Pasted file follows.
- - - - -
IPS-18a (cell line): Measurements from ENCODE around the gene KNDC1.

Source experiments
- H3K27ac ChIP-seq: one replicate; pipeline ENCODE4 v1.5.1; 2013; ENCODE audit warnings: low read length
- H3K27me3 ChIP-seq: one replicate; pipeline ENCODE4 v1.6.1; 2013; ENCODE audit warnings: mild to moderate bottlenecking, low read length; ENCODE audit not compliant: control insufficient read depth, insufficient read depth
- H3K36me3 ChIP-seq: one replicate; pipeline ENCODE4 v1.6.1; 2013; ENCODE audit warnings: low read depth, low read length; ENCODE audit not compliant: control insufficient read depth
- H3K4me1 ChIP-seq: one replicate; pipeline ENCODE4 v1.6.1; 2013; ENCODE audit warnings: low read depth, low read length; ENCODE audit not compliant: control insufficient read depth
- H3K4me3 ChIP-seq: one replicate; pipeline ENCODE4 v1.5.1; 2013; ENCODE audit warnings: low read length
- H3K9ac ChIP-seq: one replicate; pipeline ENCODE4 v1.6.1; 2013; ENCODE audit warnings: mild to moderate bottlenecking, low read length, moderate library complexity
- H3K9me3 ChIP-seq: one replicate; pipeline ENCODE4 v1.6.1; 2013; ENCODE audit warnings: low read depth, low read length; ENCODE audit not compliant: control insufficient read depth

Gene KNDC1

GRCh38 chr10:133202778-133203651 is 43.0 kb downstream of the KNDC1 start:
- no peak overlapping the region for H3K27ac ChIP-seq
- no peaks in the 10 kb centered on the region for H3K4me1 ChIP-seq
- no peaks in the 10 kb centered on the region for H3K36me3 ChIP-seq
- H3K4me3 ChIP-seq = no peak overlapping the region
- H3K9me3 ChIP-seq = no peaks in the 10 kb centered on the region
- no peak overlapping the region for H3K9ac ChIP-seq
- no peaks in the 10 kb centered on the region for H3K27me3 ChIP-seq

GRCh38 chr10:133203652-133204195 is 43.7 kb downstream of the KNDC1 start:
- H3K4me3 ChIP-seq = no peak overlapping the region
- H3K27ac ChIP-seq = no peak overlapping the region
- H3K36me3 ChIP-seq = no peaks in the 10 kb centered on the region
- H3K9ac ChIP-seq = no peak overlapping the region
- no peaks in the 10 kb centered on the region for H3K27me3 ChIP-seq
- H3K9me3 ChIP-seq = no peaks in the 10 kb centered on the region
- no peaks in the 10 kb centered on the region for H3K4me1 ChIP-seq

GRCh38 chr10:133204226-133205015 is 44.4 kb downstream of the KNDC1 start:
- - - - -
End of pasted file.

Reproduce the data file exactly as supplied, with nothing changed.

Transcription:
IPS-18a (cell line): Measurements from ENCODE around the gene KNDC1.

Source experiments
- H3K27ac ChIP-seq: one replicate; pipeline ENCODE4 v1.5.1; 2013; ENCODE audit warnings: low read length
- H3K27me3 ChIP-seq: one replicate; pipeline ENCODE4 v1.6.1; 2013; ENCODE audit warnings: mild to moderate bottlenecking, low read length; ENCODE audit not compliant: control insufficient read depth, insufficient read depth
- H3K36me3 ChIP-seq: one replicate; pipeline ENCODE4 v1.6.1; 2013; ENCODE audit warnings: low read depth, low read length; ENCODE audit not compliant: control insufficient read depth
- H3K4me1 ChIP-seq: one replicate; pipeline ENCODE4 v1.6.1; 2013; ENCODE audit warnings: low read depth, low read length; ENCODE audit not compliant: control insufficient read depth
- H3K4me3 ChIP-seq: one replicate; pipeline ENCODE4 v1.5.1; 2013; ENCODE audit warnings: low read length
- H3K9ac ChIP-seq: one replicate; pipeline ENCODE4 v1.6.1; 2013; ENCODE audit warnings: mild to moderate bottlenecking, low read length, moderate library complexity
- H3K9me3 ChIP-seq: one replicate; pipeline ENCODE4 v1.6.1; 2013; ENCODE audit warnings: low read depth, low read length; ENCODE audit not compliant: control insufficient read depth

Gene KNDC1

GRCh38 chr10:133202778-133203651 is 43.0 kb downstream of the KNDC1 start:
- no peak overlapping the region for H3K27ac ChIP-seq
- no peaks in the 10 kb centered on the region for H3K4me1 ChIP-seq
- no peaks in the 10 kb centered on the region for H3K36me3 ChIP-seq
- H3K4me3 ChIP-seq = no peak overlapping the region
- H3K9me3 ChIP-seq = no peaks in the 10 kb centered on the region
- no peak overlapping the region for H3K9ac ChIP-seq
- no peaks in the 10 kb centered on the region for H3K27me3 ChIP-seq

GRCh38 chr10:133203652-133204195 is 43.7 kb downstream of the KNDC1 start:
- H3K4me3 ChIP-seq = no peak overlapping the region
- H3K27ac ChIP-seq = no peak overlapping the region
- H3K36me3 ChIP-seq = no peaks in the 10 kb centered on the region
- H3K9ac ChIP-seq = no peak overlapping the region
- no peaks in the 10 kb centered on the region for H3K27me3 ChIP-seq
- H3K9me3 ChIP-seq = no peaks in the 10 kb centered on the region
- no peaks in the 10 kb centered on the region for H3K4me1 ChIP-seq

GRCh38 chr10:133204226-133205015 is 44.4 kb downstream of the KNDC1 start: